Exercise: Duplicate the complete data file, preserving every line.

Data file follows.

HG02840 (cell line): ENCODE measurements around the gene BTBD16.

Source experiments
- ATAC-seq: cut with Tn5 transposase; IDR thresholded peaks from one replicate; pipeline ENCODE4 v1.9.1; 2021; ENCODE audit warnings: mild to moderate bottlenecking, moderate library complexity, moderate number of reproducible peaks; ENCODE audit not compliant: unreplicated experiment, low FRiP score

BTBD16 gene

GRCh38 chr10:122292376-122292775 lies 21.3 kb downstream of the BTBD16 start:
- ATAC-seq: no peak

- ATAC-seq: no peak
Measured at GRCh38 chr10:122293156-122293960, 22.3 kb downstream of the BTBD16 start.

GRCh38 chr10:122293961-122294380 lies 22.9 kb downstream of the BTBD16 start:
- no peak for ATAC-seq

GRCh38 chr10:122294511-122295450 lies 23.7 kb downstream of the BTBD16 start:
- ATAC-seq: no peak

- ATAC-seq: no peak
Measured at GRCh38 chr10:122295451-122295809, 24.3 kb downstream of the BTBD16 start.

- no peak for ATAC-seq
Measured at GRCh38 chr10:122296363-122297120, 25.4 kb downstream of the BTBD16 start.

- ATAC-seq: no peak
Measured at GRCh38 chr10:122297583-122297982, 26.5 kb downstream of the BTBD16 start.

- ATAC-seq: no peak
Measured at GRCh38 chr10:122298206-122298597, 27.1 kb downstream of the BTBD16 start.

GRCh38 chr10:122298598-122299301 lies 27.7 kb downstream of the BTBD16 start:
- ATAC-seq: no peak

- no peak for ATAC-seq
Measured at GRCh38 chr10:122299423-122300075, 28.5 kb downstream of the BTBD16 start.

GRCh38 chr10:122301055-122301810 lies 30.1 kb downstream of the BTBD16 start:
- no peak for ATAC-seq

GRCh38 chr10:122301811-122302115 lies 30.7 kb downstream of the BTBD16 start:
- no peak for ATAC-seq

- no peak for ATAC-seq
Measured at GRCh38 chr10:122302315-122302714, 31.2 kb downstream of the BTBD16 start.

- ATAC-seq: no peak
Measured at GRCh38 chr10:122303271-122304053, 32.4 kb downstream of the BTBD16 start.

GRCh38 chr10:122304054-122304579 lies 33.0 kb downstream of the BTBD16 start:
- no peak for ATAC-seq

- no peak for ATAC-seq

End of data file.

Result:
HG02840 (cell line): ENCODE measurements around the gene BTBD16.

Source experiments
- ATAC-seq: cut with Tn5 transposase; IDR thresholded peaks from one replicate; pipeline ENCODE4 v1.9.1; 2021; ENCODE audit warnings: mild to moderate bottlenecking, moderate library complexity, moderate number of reproducible peaks; ENCODE audit not compliant: unreplicated experiment, low FRiP score

BTBD16 gene

GRCh38 chr10:122292376-122292775 lies 21.3 kb downstream of the BTBD16 start:
- ATAC-seq: no peak

- ATAC-seq: no peak
Measured at GRCh38 chr10:122293156-122293960, 22.3 kb downstream of the BTBD16 start.

GRCh38 chr10:122293961-122294380 lies 22.9 kb downstream of the BTBD16 start:
- no peak for ATAC-seq

GRCh38 chr10:122294511-122295450 lies 23.7 kb downstream of the BTBD16 start:
- ATAC-seq: no peak

- ATAC-seq: no peak
Measured at GRCh38 chr10:122295451-122295809, 24.3 kb downstream of the BTBD16 start.

- no peak for ATAC-seq
Measured at GRCh38 chr10:122296363-122297120, 25.4 kb downstream of the BTBD16 start.

- ATAC-seq: no peak
Measured at GRCh38 chr10:122297583-122297982, 26.5 kb downstream of the BTBD16 start.

- ATAC-seq: no peak
Measured at GRCh38 chr10:122298206-122298597, 27.1 kb downstream of the BTBD16 start.

GRCh38 chr10:122298598-122299301 lies 27.7 kb downstream of the BTBD16 start:
- ATAC-seq: no peak

- no peak for ATAC-seq
Measured at GRCh38 chr10:122299423-122300075, 28.5 kb downstream of the BTBD16 start.

GRCh38 chr10:122301055-122301810 lies 30.1 kb downstream of the BTBD16 start:
- no peak for ATAC-seq

GRCh38 chr10:122301811-122302115 lies 30.7 kb downstream of the BTBD16 start:
- no peak for ATAC-seq

- no peak for ATAC-seq
Measured at GRCh38 chr10:122302315-122302714, 31.2 kb downstream of the BTBD16 start.

- ATAC-seq: no peak
Measured at GRCh38 chr10:122303271-122304053, 32.4 kb downstream of the BTBD16 start.

GRCh38 chr10:122304054-122304579 lies 33.0 kb downstream of the BTBD16 start:
- no peak for ATAC-seq

- no peak for ATAC-seq